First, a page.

Covid: Self-employed mothers 'deserve equal help'

By Ellie Price
BBC political correspondent

Published
media captionCheryl Liversuch and others say the SEISS discriminates against women who took maternity leave

Tens of thousands of self-employed women who have had a baby in the last few years have been discriminated against when receiving government Covid financial support, campaigners say.

The Self-Employed Income Support Scheme (SEISS) was introduced alongside the furlough scheme - for salaried employees - in March last year.

But payments are worked out based on average profits made between 2016 and 2019, meaning an estimated 75,000 women who took maternity leave during that period will lose out on a proportion of the money.

The charity Pregnant Then Screwed is bringing a judicial review for indirect sexual discrimination on Thursday.

But the government insists SEISS is "one of the most generous" schemes of its type "in the world".

Tamsin Perrett, a freelance editor in the arts world for more than a decade, gave birth to son Hugo in 2017.

She calculates she has received less than a third of the grant she would have been eligible for had she not taken maternity leave.

"It's yet another case of women's employment abilities and financial recompense being lower than men's and that's not right," Tamsin said.

She acknowledged the "risk" to incomes that self-employed people take when having a child, adding: "I'm aware this has hit everyone hard. What I am asking for is parity."

image copyrightTamsin Perrett
image captionTamsin Perrett says having a child cut the amount of government help she received by more than two-thirds

Cheryl Liversuch, a self-employed fitness instructor, had her third child in 2018 and went back to full-time work shortly before the pandemic started.

She said her SEISS grant had been equivalent to one month's full-time salary.

"My partner, his industry closed down and his income hasn't been affected by it and he had a child at the same time, so why has his [income] not been affected?" Cheryl asked. "Why is it just mine?"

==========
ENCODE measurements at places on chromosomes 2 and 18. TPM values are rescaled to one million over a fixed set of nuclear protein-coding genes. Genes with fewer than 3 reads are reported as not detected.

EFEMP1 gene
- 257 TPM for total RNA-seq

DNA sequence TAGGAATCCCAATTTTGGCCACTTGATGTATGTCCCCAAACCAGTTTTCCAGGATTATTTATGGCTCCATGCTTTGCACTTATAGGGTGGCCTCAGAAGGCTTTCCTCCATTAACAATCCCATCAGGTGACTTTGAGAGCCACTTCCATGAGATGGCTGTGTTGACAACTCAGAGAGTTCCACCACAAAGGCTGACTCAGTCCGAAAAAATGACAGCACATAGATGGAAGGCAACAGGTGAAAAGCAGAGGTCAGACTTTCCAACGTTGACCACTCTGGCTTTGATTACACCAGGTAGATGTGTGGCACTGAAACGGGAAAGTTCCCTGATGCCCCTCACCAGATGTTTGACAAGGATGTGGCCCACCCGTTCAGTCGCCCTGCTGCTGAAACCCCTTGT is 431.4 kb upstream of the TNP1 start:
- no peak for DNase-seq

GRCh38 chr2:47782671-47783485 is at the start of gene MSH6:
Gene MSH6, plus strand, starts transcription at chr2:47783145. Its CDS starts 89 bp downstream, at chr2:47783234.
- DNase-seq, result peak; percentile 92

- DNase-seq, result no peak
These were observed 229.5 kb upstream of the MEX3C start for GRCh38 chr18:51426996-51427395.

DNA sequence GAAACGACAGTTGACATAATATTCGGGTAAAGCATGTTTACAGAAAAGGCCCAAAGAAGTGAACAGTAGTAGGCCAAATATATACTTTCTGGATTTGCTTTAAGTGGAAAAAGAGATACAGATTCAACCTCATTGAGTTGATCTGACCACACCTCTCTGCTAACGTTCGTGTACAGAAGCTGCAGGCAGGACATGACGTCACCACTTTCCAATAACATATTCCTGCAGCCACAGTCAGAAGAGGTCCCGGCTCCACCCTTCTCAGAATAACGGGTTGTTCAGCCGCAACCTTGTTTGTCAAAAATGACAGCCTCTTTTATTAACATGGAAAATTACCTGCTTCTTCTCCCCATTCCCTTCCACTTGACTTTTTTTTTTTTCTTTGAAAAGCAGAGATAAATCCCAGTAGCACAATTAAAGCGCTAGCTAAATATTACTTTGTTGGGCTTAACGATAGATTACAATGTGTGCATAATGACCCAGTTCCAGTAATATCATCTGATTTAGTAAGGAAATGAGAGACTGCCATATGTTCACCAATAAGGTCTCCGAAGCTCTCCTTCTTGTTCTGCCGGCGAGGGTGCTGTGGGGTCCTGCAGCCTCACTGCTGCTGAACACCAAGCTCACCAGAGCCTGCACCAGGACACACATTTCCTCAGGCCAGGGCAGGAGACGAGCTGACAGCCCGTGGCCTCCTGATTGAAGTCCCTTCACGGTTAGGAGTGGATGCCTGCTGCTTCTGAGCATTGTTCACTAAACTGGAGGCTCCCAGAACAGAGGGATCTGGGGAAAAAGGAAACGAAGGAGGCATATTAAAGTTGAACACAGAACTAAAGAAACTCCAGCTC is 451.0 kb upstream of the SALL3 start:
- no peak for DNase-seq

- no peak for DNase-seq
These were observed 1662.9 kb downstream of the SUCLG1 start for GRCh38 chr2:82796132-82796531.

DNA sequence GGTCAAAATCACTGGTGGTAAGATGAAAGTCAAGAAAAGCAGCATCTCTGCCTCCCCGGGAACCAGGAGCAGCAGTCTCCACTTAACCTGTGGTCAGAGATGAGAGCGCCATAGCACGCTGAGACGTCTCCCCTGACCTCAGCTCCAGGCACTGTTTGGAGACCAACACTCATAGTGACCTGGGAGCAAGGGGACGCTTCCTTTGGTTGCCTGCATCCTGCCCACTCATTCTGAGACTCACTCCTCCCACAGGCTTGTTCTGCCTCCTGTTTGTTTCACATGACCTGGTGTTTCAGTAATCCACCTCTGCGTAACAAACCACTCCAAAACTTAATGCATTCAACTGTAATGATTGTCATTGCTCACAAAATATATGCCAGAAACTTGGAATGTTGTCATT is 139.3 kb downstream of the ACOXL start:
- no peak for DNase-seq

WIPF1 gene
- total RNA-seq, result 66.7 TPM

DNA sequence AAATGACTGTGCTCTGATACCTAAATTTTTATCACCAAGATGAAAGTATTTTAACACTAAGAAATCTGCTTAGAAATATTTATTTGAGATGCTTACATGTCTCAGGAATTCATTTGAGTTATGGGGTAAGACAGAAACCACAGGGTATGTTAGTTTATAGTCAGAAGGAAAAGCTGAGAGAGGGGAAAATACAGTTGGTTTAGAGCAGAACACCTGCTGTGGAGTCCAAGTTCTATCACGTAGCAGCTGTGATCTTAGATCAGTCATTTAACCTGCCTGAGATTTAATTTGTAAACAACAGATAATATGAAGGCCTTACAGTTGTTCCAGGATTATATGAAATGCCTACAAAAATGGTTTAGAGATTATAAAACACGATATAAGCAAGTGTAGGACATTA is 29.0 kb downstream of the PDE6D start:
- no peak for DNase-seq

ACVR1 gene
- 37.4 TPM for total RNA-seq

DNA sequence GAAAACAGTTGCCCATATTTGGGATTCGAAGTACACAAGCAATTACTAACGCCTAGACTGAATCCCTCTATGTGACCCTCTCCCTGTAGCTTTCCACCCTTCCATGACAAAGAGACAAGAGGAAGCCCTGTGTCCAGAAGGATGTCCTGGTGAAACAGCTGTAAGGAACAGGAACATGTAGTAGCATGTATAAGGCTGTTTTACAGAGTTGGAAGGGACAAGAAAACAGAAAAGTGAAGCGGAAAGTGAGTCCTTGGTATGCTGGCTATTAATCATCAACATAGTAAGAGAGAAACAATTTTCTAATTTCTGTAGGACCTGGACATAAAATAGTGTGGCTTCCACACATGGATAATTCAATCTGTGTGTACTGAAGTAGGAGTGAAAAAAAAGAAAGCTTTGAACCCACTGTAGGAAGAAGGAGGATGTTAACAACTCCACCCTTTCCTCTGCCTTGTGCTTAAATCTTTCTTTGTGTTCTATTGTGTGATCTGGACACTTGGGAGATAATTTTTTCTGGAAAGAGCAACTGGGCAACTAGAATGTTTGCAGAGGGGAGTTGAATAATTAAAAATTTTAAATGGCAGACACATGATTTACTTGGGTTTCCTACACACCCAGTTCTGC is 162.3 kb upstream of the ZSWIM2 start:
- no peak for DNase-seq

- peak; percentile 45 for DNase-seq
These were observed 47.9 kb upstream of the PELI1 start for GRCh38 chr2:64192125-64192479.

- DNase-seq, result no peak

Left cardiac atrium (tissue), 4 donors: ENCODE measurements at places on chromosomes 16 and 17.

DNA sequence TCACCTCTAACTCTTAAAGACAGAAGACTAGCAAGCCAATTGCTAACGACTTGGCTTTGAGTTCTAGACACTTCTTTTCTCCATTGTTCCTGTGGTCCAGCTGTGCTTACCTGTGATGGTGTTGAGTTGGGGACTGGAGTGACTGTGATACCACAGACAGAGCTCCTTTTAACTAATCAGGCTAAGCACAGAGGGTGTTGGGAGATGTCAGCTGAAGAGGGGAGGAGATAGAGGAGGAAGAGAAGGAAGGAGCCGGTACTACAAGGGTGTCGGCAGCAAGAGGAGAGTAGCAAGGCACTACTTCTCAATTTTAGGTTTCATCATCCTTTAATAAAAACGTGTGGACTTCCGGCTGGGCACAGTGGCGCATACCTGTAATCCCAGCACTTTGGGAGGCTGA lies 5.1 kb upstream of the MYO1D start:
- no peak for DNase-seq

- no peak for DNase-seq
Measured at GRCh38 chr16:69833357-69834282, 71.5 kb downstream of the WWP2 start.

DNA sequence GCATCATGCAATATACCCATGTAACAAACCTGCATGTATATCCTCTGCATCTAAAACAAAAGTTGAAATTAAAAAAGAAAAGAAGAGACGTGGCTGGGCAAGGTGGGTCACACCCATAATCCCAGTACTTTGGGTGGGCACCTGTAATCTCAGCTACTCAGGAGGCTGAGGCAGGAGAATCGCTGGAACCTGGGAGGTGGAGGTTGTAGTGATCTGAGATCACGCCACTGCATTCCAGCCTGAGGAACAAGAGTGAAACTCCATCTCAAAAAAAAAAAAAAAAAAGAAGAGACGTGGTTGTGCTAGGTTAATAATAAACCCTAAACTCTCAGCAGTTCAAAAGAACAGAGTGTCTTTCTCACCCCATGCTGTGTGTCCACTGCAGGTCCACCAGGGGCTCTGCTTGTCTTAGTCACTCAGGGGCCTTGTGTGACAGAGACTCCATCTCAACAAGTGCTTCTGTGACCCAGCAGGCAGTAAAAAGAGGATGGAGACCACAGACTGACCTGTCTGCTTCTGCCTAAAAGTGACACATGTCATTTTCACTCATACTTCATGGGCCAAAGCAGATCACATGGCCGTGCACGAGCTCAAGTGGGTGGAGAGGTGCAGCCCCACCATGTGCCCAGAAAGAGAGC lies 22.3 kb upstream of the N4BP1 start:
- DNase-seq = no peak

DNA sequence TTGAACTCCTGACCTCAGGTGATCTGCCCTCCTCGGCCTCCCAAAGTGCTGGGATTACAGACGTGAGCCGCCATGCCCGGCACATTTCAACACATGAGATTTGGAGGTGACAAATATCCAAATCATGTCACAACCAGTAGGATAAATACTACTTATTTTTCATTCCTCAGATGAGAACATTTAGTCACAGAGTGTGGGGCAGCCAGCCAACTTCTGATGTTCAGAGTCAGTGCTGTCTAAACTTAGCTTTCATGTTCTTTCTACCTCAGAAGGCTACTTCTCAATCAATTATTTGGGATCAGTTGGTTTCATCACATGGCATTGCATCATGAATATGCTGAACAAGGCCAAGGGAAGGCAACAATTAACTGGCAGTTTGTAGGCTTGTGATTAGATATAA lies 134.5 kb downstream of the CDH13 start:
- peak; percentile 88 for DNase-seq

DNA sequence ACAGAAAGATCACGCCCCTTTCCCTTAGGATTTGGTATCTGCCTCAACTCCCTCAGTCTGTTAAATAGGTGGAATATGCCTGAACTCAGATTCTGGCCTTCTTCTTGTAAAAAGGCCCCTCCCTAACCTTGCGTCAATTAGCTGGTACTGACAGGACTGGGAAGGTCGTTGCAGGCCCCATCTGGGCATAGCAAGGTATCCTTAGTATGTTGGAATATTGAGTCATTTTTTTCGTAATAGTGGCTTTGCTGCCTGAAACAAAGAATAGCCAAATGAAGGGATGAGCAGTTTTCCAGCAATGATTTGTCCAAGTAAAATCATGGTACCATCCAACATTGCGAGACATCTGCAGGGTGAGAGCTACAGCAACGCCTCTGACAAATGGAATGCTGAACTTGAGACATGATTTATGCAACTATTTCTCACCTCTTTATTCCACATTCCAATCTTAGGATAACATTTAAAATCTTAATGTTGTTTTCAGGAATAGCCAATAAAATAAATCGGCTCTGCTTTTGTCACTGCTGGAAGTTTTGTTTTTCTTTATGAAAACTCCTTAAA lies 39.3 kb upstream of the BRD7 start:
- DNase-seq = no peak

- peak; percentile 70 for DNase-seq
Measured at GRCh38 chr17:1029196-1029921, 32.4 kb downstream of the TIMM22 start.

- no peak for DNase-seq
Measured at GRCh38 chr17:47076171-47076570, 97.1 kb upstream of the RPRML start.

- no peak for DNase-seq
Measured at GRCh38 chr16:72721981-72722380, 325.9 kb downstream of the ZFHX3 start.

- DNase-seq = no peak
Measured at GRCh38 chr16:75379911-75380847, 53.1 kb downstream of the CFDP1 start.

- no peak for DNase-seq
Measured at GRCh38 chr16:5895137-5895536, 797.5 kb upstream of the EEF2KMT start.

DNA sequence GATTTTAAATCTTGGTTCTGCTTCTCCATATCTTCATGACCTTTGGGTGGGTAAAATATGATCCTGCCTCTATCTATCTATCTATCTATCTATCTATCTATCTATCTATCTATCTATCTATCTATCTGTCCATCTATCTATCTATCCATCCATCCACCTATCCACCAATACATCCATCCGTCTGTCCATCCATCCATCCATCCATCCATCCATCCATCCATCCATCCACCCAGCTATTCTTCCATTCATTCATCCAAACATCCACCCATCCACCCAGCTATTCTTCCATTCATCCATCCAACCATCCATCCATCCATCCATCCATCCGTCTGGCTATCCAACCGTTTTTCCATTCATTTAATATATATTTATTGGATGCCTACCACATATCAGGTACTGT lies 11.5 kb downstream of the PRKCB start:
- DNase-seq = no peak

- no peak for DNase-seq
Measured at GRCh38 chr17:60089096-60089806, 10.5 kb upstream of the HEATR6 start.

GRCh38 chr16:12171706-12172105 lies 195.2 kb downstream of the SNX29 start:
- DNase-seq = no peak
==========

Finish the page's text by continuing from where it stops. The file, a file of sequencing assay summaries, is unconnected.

Pregnant then Screwed claims the way the SEISS is calculated breaches the anti-discrimination provisions of the Human Rights Act and the requirement in the Equality Act to consider the position of women who did not work for reasons relating to pregnancy or maternity.

'Important job'

Joeli Brierley, the charity's founder, said: "This is not just about the 75,000 women. This is about hard-working, tax-paying women who are now in a financially precarious position.

"We need to remember that maternity is of critical importance to society and that for many this is physically and mentally demanding work and surely this is the most important job there is for our society.

"Helping the next generation survive and thrive is imperative work done by women."

SEISS payments are calculated by taking into account 80% of self-employed profits, averaged out between 2016 to 2019.

"Our Self Employment Income Support Scheme is one of the most generous in the world and has helped nearly three million people claim almost £20bn'', said a Treasury spokesman.

"We understand the challenges for new parents who are self-employed - and even if a new parent did not submit their tax-return for 2018-19, they may still be eligible and able to claim for a grant using their self-assessment returns from previous years."

The spokesman added that calculating the grant based on average profits over three years meant it "better reflects" people's income.

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